This is our blog about designing and implementing Intelligent organizations. Within this area of expertise we write often about the following subjects BI, analytics, the tools, decision management, data visualization, BI success, Business Intelligence concepts, data management, continuous improvement, and the organization of BI & Analytics.
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Martijn Stuiver (40) has been the Director of Continuous Improvement at Passionned Group since the beginning of this year. Martijn is an expert in the field of change and behavior and will help customers of Passionned improve themselves continuously and learn how to be innovative. “Change is difficult,” says Martijn, “but if the objective of the change coincides with the goal of the team, the work becomes more fun and the team members end up producing better results.”
Passionned Group is about to enter a new phase in which interim assignments are going to occupy an increasingly important role to help and retain clients. Changing market trends play an important role in this.
He or she should be a driven professional with his/her own sales responsibility. Your primary objective will be to generate revenue by placing interim managers and specialists with customers. This means that you will know better than anyone else how to position Passionned Group well with prospects (new business). You should be a fully-fledged (substantive) discussion partner for clients and are perfectly able to comprehend issues and hiring needs, and you should be able to translate these things into concrete assignments.
Dividing the organization up into effectors can increase the speed at which the organization responds and adapts. Effectors are flexible, autonomous and market-oriented teams that act as a unit. In their purest form such effectors can be seen as small organizations within the large organization, often responsible for one or more processes. However, they frequently use the organization’s common infrastructure and its standards and values. These people are very motivated and collaborative.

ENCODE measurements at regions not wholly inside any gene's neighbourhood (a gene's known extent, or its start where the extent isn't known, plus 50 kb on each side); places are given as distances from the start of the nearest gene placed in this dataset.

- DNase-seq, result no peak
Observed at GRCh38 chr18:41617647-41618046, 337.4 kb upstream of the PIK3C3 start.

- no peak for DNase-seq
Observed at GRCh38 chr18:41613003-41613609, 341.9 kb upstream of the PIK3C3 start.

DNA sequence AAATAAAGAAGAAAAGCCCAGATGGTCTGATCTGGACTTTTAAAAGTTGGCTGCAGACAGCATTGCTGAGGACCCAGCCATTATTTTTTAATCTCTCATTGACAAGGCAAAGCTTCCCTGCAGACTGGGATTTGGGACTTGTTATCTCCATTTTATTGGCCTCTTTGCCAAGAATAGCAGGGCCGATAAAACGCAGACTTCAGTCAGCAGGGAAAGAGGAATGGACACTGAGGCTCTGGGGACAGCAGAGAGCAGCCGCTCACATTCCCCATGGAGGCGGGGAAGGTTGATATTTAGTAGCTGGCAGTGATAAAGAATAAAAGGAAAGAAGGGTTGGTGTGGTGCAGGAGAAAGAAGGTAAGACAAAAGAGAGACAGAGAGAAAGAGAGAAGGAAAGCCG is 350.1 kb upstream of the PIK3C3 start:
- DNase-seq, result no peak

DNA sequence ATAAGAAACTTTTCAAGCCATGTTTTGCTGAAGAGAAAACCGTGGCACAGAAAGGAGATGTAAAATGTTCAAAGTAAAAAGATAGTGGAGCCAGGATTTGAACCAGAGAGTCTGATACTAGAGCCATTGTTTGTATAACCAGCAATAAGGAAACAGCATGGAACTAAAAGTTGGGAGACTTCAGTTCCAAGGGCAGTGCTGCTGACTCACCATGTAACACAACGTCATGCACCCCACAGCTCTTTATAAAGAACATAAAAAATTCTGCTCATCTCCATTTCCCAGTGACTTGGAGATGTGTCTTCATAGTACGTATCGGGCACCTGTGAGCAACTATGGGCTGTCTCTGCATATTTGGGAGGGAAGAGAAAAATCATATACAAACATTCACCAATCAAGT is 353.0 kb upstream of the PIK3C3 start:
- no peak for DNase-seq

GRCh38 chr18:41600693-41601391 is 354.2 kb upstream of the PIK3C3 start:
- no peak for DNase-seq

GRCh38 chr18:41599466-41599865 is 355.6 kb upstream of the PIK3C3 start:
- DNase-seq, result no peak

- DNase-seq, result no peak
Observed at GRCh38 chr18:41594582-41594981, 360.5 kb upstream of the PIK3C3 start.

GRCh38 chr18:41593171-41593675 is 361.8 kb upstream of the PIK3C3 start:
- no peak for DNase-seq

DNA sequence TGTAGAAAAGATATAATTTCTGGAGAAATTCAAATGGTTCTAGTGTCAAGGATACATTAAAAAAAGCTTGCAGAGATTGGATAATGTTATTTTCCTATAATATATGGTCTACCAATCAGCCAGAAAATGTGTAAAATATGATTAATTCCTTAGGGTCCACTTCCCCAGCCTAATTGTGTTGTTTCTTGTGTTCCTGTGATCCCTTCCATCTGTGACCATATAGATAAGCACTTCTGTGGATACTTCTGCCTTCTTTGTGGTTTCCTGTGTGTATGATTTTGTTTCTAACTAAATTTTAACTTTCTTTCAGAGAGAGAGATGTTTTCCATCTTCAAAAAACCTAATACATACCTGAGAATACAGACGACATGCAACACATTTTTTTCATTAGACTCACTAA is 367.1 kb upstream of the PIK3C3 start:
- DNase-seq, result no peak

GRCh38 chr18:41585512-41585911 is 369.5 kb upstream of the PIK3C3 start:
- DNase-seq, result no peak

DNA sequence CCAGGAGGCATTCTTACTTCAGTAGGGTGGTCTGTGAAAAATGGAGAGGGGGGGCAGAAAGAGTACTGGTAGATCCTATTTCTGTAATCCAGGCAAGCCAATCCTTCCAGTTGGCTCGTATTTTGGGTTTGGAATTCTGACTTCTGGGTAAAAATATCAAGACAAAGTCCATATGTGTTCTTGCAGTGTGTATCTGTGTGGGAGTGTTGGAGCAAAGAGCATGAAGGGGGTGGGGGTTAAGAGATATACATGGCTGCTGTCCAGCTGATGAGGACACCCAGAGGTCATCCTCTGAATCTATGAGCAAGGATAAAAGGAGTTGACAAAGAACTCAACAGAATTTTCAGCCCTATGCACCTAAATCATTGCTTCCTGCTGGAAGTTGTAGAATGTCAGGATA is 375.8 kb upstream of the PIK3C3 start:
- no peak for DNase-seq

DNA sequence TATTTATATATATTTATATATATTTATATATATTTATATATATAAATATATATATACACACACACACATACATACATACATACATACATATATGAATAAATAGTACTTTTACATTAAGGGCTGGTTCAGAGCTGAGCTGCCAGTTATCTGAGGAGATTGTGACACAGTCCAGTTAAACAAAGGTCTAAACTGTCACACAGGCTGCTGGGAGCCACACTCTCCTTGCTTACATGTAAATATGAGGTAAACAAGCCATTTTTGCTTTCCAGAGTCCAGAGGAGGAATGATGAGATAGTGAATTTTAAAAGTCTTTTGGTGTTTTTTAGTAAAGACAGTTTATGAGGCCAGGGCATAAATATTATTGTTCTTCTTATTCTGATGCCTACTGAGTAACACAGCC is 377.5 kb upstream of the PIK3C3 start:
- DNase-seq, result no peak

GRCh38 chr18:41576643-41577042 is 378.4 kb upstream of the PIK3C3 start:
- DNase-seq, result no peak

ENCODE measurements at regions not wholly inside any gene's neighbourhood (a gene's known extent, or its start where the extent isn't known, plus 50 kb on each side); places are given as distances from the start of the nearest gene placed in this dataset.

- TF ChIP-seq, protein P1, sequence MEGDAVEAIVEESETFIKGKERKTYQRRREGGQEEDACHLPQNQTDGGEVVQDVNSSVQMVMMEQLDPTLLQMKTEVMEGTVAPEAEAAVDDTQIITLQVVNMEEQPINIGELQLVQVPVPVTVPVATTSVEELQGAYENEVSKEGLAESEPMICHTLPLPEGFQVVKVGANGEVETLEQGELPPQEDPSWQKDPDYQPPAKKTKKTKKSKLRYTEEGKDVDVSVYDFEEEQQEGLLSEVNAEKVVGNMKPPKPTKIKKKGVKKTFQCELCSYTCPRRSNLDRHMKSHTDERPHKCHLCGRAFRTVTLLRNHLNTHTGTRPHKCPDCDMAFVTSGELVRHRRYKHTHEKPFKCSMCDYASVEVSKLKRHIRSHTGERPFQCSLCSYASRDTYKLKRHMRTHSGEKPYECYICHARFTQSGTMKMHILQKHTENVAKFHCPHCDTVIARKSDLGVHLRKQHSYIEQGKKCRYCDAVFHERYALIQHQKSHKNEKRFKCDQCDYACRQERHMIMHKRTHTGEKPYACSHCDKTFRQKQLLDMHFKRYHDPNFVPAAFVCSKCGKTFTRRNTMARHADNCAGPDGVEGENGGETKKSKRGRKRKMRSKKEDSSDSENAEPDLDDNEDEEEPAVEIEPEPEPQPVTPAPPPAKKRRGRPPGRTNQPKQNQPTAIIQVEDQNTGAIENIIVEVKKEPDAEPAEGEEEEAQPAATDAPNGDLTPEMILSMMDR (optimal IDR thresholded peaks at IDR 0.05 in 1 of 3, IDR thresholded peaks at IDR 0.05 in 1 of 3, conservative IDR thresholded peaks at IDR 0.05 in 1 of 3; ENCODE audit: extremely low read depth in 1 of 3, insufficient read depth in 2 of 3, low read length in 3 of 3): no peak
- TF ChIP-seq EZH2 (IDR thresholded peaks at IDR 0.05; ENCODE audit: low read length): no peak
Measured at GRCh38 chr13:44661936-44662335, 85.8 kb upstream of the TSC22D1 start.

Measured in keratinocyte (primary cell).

The first five of the fifteen process steps of the Business Analytics cycle are usually fully executed by computers. This paragraph takes a closer look at the various processors – the most important stakeholders of Business Analytics – that play a role in the last ten process steps.
Figure: a variety of processors within an organization process information and knowledge and keep the organization on track.
The adaptive capacity of an organization depends largely upon how well the organization processes information. It is therefore important that the handling process– the second process of the large Business Intelligence cycle – is well designed and supported within the organization. We define a number of steps within this process. These are shown in following figure.
Figure: The BI cycle consists of 15 process steps where data is converted to information and knowledge.
Fast as lighting, when we consume (new) information we will run through existing structures and connections in our minds so that new knowledge and information can be connected to what we already know. We are, as it were, trying to fit this new information into our brain, which either happens comparatively easily or with some considerable amount of effort.
During the internalization process, people should ideally be aware of which fixed beliefs and assumptions they, unknowingly or in fact knowingly, use. Unfortunately, various studies show that we tend to see what we want to see and that our brain is extremely lazy and prejudiced. “We like to think that our judgements, beliefs and opinions are based on solid reasoning. But we may have to think again.”
If you want actionable management information, you need genuine KPIs. To ensure that users understand the information as quickly as possible and that they can define actions, the Intelligent Organization will have to take into account a number of generic requirements (see below) that should be imposed on management information and key performance indicators: